Anne Stanton

Imagine Earth as a life raft drifting through space with 9 billion people on board with bodies multiplying by the day. What happens if modern agriculture begins running out of its prime fertilizer used to grow crops for humans and livestock?

This isn’t a rhetorical question.

Phosphorus has been used in crop fertilizers since it was first discovered in the mid-1800s. But the pace of scraping phosphorus from rock mines is quickening and not sustainable, writes Dan Egan, who just published “The Devil’s Element: Phosphorus and a World Out of Balance.”

In fact, by 2050, experts predict that farmers will have to grow twice as many crops to feed the planet’s growing population, he writes.

“And as the globe’s phosphorus deposits go, so do we,” Egan writes. The scarcity will hit “every person on the planet, either in the pocketbook or the stomach.”

Egan will speak at the City Opera House tonight, Friday, March 10, at an event jointly hosted by the National Writers Series and the International Affairs Forum. Patrick Shea, Interlochen Public Radio’s environmental reporter, is serving as guest host.

Egan said he became passionate about phosphorus while researching his New York Times bestseller, “The Death and the Life of the Great Lakes,” a finalist for the Pulitzer Prize.

“When I was doing my book on the Great Lakes, I did a fair amount of reporting on Lake Erie and learned a lot about phosphorus and the connection it has with the lake’s toxic algae blooms,” he said.

His book title, “The Devil’s Element,” becomes clear in Part II of the book: “The Cost of Phosphorus.”

The runoff of phosphates from millions of acres of farm fields and animal manure gets into waterways, which feeds algae and aquatic plant growth.

One of the most problematic is blue-green algae, which in warm waters can multiply and create an algae bloom that can suck up dissolved oxygen, suffocating fish. In some cases, it’s toxic enough to kill livestock and sicken humans.

Egan starts the book with a story of a Florida man who dove into a canal of “green algae goop” in Cape Coral, Florida, trying to escape police. He emerged smelling like “human feces” and required hospitalization. Although news anchors smirked and the video went viral, Egan wrote the man’s toxic plunge was more than a meme.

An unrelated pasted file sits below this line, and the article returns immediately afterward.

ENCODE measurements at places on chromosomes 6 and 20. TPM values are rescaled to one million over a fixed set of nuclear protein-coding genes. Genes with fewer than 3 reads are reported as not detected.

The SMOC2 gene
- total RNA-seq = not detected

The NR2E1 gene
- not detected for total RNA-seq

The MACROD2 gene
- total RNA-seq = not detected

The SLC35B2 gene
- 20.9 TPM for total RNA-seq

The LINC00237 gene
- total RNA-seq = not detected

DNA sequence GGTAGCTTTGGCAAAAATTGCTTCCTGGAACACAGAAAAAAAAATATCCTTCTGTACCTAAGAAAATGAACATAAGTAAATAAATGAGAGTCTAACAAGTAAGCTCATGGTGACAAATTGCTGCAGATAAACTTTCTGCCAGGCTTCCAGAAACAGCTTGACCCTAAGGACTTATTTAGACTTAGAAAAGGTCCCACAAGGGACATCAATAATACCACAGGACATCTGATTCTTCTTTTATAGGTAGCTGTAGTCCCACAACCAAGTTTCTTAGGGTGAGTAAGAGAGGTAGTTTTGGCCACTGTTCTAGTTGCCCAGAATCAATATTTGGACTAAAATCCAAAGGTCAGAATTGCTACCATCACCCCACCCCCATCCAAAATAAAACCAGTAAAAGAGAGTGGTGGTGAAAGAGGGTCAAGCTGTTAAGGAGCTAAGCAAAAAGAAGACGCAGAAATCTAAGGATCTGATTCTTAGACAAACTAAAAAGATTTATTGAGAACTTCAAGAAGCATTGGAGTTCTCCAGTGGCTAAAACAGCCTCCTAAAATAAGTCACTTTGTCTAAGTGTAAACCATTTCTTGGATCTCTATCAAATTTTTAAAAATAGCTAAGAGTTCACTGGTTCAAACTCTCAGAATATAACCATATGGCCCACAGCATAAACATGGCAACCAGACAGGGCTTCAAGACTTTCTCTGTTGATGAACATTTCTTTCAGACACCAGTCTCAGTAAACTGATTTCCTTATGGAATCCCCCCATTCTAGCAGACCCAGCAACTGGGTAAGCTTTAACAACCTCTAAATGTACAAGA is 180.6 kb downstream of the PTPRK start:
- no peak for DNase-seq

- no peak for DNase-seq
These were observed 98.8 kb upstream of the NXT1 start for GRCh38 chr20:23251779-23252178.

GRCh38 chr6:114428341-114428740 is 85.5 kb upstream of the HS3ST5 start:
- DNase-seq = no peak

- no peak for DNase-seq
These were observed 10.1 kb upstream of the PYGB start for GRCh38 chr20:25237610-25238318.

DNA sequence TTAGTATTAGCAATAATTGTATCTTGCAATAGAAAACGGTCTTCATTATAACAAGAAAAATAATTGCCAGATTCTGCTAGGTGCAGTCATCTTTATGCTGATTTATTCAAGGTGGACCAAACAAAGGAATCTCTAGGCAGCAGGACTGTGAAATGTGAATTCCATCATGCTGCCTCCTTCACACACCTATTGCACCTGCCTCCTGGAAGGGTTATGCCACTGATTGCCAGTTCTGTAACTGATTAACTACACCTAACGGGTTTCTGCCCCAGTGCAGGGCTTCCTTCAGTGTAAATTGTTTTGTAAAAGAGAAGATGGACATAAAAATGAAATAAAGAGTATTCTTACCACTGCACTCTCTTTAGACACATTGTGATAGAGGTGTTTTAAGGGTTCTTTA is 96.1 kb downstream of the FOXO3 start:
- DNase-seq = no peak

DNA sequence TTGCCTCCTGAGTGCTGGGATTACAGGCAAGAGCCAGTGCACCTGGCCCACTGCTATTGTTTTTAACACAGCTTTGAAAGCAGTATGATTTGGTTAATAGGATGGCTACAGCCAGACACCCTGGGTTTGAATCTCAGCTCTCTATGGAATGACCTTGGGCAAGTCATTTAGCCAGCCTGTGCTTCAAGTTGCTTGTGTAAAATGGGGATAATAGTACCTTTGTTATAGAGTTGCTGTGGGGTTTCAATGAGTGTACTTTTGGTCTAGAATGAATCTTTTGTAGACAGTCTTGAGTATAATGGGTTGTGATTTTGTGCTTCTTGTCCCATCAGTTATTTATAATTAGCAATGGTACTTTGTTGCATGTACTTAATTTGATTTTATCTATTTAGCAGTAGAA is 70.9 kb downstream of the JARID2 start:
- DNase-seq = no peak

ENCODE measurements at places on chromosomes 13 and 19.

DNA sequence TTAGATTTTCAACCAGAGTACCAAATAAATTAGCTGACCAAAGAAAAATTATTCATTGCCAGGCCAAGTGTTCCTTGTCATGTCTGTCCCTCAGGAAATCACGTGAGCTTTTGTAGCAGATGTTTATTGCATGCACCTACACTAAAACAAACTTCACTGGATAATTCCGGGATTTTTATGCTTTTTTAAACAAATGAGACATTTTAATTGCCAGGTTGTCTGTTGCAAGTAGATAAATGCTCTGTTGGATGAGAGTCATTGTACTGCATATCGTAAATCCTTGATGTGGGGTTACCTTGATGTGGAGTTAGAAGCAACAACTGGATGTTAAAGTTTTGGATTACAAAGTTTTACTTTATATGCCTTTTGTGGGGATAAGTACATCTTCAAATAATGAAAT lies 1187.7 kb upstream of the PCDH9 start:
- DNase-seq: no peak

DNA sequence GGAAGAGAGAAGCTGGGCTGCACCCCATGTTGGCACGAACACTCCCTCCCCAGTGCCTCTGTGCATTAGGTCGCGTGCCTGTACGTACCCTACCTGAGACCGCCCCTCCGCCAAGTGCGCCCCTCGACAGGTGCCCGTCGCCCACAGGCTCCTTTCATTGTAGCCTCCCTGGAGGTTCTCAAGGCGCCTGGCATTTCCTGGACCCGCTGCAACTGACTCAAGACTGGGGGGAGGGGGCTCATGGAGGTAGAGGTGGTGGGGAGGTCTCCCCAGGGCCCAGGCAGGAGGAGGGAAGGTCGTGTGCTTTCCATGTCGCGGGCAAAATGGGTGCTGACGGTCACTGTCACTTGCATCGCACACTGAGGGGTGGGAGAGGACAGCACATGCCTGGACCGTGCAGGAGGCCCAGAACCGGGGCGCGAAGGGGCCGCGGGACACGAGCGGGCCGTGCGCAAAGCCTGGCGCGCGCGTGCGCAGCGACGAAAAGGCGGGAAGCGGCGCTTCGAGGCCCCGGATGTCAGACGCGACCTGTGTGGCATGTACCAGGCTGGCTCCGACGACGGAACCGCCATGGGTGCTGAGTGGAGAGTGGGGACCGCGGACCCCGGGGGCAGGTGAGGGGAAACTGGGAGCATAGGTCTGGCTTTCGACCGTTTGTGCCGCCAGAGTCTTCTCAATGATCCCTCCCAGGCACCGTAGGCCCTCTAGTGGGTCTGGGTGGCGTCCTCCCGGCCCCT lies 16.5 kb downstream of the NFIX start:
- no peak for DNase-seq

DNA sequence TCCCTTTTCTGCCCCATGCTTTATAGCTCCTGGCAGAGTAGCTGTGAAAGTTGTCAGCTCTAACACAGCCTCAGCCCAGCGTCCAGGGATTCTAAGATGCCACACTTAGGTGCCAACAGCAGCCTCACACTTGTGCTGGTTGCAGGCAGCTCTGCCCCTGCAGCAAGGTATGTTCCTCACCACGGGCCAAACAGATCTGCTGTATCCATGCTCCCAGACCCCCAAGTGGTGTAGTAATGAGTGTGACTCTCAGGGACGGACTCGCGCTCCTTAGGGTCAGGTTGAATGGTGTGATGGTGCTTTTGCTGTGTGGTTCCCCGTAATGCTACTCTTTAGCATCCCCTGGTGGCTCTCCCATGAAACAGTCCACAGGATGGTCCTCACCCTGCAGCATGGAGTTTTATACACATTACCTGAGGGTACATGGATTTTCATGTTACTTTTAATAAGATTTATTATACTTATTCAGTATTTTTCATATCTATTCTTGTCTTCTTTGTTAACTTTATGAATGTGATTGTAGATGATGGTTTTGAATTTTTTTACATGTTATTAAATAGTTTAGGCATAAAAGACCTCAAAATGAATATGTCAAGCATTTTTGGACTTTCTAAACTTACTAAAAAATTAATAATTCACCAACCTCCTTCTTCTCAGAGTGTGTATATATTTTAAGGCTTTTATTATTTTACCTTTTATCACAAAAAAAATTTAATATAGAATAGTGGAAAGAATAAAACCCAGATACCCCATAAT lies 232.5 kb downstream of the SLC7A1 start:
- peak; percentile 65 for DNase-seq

“It is an omen.”

Egan, the consummate storyteller, includes phosphate’s fascinating history — how folks realized that phosphorus shards from a knife factory could be used as a fertilizer.

On the hunt for it ever since, humans have sourced phosphate from bird poop, bones, and sedimentary rocks. He also reports on recent efforts to extract phosphorus from human waste, a sustainable solution.

“The more you learn about phosphorus, the more you want to learn. But I was aware that the book had to be accessible coming out of the gate, it had to grab the reader.”

Egan said that people who know about phosphorus have become just as passionate as he is.

Heather Smith, the Grand Traverse Baykeeper at The Watershed Center, is one such individual.

“We do know that in Grand Traverse Bay, one of our priority pollutants — our biggest threat to water quality — are nutrients reaching our water. Nutrients come from a variety of sources including nonpoint sources like agriculture and stormwater runoff, which have little regulatory oversight. Phosphorus, in particular, comes from agricultural fertilizers including manure, stormwater runoff, and other wastewaters.”

Smith said that elevated levels of phosphorus are present in some of our waterways and waterbodies in the Grand Traverse Bay watershed, adding, “It’s a pollutant that we are working hard to reduce.”

Smith said that lawn fertilizer is of lesser concern than in the past, thanks to a state law in 2012 that largely banned phosphorous from lawn products.

Smith said algae is a natural part of the aquatic food web. However, when excessive nutrients stimulate excessive growth, algae can become a nuisance.

There have been no documented harmful algae blooms in the watershed — one was suspected in 2019 in Six Mile Lake, an inland lake, but it wasn’t tested. There does exist a native, but problematic algae species called Cladophora.

It sometimes washes up on area shorelines in clumps of rotting mats. It’s not dangerous, but washed up mats of any type of algae can harbor harmful bacteria to humans, Smith said.

Smith warned that with the advent of global climate change, harmful algae blooms — the kind that Egan writes about in his book — are predicted to increase in frequency and magnitude and pose a real threat to the Great Lakes.

Anne Stanton is the executive director of the National Writers Series, which uses proceeds from its event to help fund its Raising Writers reading and writing programs. For details, please go to

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